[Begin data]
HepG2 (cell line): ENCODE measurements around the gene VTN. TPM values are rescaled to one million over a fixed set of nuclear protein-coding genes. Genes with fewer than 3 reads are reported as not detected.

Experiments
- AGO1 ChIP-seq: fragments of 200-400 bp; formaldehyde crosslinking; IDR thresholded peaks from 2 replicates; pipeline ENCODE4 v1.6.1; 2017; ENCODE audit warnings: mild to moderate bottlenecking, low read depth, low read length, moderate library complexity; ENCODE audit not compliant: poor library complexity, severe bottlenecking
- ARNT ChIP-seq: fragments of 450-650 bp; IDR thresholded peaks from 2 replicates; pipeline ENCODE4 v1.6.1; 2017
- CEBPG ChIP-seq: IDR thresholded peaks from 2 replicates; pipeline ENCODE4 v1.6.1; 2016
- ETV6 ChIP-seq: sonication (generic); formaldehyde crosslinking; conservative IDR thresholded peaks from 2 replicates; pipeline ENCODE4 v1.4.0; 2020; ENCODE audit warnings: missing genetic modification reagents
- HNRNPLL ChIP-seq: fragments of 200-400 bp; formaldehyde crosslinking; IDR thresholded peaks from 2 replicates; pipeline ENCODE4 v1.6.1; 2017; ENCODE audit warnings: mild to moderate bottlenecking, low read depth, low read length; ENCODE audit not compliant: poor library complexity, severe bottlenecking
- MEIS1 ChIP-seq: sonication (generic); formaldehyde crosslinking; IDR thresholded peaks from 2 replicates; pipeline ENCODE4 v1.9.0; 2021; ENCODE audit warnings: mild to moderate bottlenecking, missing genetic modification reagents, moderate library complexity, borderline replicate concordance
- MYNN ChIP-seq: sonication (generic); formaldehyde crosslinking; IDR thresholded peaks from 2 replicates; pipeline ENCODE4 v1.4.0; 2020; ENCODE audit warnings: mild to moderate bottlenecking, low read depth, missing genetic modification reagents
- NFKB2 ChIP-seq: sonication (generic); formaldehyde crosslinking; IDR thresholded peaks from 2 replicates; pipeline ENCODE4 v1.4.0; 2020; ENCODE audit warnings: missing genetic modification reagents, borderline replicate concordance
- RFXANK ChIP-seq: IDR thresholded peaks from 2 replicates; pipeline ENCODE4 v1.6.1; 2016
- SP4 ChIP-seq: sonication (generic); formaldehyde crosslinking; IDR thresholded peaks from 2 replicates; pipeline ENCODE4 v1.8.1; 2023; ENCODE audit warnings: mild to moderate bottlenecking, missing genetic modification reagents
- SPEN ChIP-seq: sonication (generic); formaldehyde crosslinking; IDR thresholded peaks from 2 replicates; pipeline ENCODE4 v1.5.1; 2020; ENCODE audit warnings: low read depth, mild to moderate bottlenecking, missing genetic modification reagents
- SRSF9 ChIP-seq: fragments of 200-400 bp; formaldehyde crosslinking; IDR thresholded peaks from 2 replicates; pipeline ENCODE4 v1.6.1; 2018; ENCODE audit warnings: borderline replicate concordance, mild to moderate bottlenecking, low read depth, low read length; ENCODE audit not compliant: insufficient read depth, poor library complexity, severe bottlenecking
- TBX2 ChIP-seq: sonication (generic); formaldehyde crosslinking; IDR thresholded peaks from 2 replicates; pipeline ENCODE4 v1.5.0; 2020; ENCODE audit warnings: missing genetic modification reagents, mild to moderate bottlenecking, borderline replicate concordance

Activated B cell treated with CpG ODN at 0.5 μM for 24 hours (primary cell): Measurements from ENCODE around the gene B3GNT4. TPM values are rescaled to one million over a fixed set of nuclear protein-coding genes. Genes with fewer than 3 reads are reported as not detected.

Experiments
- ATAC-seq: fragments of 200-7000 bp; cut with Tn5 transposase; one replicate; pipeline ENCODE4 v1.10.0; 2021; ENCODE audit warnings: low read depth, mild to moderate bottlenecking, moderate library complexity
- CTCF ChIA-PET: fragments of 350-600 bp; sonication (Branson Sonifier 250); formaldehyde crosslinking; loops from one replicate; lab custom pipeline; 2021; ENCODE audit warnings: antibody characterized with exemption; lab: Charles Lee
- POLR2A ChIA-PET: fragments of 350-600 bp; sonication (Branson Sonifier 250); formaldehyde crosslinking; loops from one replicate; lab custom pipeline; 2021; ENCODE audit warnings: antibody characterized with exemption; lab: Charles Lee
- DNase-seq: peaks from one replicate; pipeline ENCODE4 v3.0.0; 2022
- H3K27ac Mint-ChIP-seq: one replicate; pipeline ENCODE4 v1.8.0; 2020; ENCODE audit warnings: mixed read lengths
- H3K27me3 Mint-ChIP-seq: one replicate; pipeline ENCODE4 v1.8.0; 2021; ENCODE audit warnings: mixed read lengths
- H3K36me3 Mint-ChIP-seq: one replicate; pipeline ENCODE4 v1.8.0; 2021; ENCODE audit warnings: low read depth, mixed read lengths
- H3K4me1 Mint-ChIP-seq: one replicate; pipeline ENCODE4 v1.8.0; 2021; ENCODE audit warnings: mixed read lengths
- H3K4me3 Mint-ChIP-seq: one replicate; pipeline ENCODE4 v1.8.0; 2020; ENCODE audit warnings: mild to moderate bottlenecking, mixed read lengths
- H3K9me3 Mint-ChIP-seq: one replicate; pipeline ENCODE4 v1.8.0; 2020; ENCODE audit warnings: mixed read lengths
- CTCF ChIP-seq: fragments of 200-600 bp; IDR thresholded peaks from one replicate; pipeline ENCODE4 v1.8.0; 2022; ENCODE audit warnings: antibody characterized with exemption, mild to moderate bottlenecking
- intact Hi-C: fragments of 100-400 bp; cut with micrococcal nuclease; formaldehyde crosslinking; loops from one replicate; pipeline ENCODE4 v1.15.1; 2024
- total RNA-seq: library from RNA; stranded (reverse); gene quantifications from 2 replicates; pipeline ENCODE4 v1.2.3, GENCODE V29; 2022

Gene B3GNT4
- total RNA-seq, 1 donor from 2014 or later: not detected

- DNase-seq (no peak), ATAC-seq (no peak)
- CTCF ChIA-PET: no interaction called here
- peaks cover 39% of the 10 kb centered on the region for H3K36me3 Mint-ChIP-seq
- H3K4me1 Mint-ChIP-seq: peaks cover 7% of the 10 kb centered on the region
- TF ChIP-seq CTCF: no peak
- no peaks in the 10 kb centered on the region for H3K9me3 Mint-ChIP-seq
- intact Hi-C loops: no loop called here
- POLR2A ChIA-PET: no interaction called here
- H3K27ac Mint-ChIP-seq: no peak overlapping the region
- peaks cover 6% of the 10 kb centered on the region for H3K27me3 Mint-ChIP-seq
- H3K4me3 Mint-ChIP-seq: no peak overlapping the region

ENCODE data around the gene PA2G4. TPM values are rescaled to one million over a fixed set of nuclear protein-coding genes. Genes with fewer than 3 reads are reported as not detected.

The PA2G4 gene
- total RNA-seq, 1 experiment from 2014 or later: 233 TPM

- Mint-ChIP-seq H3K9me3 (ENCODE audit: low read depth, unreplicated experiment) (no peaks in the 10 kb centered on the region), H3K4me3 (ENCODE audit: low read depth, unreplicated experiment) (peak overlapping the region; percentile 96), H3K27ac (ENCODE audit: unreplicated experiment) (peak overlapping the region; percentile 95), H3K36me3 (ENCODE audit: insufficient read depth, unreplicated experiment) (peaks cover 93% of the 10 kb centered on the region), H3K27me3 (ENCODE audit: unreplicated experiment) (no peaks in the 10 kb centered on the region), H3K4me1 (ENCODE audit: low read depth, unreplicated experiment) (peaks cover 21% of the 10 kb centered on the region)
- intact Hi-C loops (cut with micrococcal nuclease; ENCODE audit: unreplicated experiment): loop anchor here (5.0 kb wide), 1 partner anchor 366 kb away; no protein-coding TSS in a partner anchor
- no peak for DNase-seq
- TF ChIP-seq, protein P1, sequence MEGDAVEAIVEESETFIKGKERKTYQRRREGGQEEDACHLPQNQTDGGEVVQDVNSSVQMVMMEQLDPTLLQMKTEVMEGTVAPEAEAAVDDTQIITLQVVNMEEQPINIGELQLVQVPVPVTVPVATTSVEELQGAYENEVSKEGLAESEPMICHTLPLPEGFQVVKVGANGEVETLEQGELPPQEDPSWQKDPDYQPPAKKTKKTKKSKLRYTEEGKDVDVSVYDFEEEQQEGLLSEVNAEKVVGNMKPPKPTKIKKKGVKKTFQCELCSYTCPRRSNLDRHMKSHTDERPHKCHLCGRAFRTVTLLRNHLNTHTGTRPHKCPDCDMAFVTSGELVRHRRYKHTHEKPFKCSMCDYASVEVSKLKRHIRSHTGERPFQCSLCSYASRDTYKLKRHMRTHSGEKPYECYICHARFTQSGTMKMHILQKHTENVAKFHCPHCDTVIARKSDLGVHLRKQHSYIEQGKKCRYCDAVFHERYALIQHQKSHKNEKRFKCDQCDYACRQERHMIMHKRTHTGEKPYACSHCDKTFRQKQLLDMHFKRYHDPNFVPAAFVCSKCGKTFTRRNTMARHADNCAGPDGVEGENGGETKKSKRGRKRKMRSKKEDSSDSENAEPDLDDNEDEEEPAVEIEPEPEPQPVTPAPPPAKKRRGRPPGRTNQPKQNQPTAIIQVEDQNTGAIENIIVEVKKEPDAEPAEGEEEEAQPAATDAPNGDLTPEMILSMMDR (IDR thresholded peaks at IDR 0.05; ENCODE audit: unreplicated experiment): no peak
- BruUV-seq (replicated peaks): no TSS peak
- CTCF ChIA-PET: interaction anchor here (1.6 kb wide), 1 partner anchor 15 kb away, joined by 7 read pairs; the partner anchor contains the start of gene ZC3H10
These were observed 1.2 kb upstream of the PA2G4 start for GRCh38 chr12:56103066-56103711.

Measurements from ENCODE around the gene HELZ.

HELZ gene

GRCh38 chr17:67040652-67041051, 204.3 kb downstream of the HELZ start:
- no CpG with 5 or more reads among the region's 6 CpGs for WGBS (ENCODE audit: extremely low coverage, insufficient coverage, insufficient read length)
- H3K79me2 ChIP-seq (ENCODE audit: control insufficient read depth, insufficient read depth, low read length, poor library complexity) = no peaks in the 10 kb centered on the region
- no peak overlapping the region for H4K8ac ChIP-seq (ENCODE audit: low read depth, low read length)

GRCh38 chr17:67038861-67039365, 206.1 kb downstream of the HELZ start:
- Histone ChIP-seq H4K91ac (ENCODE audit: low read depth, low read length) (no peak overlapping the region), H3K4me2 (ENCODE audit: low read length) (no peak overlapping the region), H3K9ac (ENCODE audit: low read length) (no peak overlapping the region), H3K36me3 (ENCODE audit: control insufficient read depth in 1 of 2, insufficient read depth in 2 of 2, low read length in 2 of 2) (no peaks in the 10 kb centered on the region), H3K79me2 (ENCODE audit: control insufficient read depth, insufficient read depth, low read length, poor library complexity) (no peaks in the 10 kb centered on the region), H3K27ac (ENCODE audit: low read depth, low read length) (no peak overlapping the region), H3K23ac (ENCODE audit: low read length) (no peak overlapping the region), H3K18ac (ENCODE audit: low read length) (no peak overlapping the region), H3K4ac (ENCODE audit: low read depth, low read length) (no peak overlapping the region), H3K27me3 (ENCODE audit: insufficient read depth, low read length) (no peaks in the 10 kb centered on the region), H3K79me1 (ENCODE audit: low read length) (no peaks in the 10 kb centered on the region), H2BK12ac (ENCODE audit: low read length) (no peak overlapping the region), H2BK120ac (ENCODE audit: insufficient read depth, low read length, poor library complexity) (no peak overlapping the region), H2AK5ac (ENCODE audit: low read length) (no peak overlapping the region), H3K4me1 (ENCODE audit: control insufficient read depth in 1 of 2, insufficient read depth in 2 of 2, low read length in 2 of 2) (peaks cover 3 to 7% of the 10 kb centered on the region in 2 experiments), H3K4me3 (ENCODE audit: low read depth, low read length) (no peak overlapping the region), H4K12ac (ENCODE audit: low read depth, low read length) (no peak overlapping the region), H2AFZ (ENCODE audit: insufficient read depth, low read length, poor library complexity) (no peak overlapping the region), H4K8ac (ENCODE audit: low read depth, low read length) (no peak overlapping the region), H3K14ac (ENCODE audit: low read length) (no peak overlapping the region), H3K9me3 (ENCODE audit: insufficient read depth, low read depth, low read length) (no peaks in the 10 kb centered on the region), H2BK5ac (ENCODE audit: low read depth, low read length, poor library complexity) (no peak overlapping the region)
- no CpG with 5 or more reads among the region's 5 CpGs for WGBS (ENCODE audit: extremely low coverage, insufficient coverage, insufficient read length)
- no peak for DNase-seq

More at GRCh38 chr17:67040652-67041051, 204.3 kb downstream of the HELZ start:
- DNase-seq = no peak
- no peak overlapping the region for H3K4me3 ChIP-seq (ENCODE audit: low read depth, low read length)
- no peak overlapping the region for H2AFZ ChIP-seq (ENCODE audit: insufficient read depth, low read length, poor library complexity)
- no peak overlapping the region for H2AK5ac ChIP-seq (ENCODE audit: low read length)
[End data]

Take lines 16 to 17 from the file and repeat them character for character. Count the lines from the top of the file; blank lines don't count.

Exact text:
Activated B cell treated with CpG ODN at 0.5 μM for 24 hours (primary cell): Measurements from ENCODE around the gene B3GNT4. TPM values are rescaled to one million over a fixed set of nuclear protein-coding genes. Genes with fewer than 3 reads are reported as not detected.

Experiments